This is a commercial UV treatment plant. You might think (as I did initially) that it would not be possible to make such a thing portable for walkers, but in fact, several companies have done it. There are, for instance, units by Meridian Design (or Aquastar), Camelbak and by Steripen (also known as Hydro-Photon). Each of these claims more than full compliance with the EPA requirements. Each of them has packaged up a miniature switch-mode power supply with a miniature Phillips germicidal UV lamp. Each company has EPA registration as a maker of UV devices (as far as I know) but they do not have EPA 'approval' for the devices themselves as the EPA does not (again, as far as I know) issue approvals for this sort of product. The lack of control over just how the user will use the device may have something to do with this.

However, while the EPA does not 'approve' the devices themselves, they certainly do approve the UV treatment process. It is effective against viruses, bacteria and protozoa, and some other biological agents as well. Obviously, it isn't going to do much for dirt or simple chemicals, and too much suspended matter may block the UV from working very well. You can read the formal EPA Guidance document (a lengthy PDF) on UV treatment yourself.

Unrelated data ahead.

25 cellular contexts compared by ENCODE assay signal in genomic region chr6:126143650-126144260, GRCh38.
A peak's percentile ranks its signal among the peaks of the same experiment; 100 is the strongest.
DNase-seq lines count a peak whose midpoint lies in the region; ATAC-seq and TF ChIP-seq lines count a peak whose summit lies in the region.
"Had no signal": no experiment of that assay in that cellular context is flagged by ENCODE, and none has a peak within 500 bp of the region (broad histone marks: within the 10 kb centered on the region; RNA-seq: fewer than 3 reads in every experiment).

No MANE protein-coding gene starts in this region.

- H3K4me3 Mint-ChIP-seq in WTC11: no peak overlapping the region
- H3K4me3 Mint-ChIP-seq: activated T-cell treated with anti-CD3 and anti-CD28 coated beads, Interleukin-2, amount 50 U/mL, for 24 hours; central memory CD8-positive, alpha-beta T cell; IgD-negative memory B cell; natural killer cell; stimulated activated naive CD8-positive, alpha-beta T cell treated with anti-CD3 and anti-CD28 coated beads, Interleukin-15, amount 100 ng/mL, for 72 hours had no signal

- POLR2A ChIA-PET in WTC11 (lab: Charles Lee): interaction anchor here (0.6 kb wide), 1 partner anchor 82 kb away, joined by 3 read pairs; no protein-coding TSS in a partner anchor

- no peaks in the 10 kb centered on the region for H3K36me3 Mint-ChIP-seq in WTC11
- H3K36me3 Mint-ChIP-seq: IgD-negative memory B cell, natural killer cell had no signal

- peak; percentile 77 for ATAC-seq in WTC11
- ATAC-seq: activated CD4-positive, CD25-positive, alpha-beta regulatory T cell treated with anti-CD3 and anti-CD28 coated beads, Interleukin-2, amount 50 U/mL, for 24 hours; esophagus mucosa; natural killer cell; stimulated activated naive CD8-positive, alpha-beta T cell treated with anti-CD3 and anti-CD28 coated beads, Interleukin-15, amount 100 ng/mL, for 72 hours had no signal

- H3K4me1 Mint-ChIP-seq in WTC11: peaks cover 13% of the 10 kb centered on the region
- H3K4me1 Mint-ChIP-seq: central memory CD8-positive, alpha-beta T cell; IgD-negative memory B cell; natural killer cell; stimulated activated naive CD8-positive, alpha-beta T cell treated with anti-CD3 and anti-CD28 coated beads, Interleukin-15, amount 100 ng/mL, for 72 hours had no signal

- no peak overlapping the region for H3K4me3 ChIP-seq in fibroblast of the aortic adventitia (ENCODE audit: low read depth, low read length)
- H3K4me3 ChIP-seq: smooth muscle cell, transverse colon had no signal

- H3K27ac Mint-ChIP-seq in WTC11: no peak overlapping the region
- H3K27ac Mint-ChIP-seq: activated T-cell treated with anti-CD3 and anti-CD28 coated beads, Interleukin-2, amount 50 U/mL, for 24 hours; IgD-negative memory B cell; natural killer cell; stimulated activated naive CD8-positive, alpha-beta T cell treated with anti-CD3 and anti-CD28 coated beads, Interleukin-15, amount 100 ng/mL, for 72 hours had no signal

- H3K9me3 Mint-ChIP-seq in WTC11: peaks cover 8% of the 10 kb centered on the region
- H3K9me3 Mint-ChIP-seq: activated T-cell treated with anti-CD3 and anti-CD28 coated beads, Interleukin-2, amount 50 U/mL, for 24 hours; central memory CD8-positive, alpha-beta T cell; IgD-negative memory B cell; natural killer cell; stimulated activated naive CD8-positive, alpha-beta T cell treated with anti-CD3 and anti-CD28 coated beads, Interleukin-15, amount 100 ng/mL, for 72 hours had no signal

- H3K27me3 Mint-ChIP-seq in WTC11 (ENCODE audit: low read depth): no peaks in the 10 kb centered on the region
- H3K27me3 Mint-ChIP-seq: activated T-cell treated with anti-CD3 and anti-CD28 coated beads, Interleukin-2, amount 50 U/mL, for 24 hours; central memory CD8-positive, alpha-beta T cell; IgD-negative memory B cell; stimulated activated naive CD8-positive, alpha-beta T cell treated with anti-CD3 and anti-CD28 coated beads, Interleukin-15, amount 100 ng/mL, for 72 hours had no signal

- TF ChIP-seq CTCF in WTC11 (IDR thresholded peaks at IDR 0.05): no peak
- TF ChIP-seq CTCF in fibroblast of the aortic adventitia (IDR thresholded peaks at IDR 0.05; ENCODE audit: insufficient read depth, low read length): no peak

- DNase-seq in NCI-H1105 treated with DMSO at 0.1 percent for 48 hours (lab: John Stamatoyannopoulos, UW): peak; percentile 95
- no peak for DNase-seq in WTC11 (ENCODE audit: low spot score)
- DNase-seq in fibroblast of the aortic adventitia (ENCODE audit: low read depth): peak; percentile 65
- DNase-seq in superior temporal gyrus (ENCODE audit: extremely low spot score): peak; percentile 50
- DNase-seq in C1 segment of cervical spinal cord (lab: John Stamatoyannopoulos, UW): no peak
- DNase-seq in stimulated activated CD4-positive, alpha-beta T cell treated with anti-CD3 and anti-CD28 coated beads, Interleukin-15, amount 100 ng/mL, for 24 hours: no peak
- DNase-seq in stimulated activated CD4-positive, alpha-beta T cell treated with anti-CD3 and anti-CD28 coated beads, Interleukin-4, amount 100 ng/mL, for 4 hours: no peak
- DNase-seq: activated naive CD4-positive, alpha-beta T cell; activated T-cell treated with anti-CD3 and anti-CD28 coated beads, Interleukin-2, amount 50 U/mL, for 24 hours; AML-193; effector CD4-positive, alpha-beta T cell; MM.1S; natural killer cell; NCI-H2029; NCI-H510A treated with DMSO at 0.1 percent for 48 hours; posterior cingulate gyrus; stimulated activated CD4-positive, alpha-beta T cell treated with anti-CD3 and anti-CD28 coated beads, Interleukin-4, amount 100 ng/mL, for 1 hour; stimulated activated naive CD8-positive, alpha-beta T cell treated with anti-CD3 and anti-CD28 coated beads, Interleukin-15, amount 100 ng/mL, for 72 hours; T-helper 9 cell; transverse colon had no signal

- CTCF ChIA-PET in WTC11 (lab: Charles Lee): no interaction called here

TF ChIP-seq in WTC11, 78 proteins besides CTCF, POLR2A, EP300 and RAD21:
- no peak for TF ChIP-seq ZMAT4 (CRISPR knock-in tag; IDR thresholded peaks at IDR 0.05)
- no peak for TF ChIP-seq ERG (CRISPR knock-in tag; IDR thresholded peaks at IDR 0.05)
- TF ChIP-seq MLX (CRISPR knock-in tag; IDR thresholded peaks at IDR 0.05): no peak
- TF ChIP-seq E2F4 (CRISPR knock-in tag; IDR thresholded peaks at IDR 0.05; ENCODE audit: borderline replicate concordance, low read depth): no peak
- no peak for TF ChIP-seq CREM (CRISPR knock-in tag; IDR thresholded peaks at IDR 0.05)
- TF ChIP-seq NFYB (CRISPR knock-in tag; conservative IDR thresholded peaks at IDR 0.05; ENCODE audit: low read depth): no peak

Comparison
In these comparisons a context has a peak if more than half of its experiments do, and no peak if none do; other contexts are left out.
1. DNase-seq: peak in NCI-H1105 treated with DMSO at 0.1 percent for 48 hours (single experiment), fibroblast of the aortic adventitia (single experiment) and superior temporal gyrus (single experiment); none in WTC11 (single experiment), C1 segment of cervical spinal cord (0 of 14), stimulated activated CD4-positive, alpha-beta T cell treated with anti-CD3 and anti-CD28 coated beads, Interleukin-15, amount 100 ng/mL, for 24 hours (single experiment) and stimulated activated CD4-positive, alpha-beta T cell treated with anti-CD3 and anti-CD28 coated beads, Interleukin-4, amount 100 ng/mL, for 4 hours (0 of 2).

• Introduction
  • Technology
    • Microorganism Destruction Levels
  • Batteries
    • Flat Batteries
  • UV LEDs
  • Safety and UV Light
  • Aquastar by Meridian Design
  • Camelbak
  • Steripen
  • Summary

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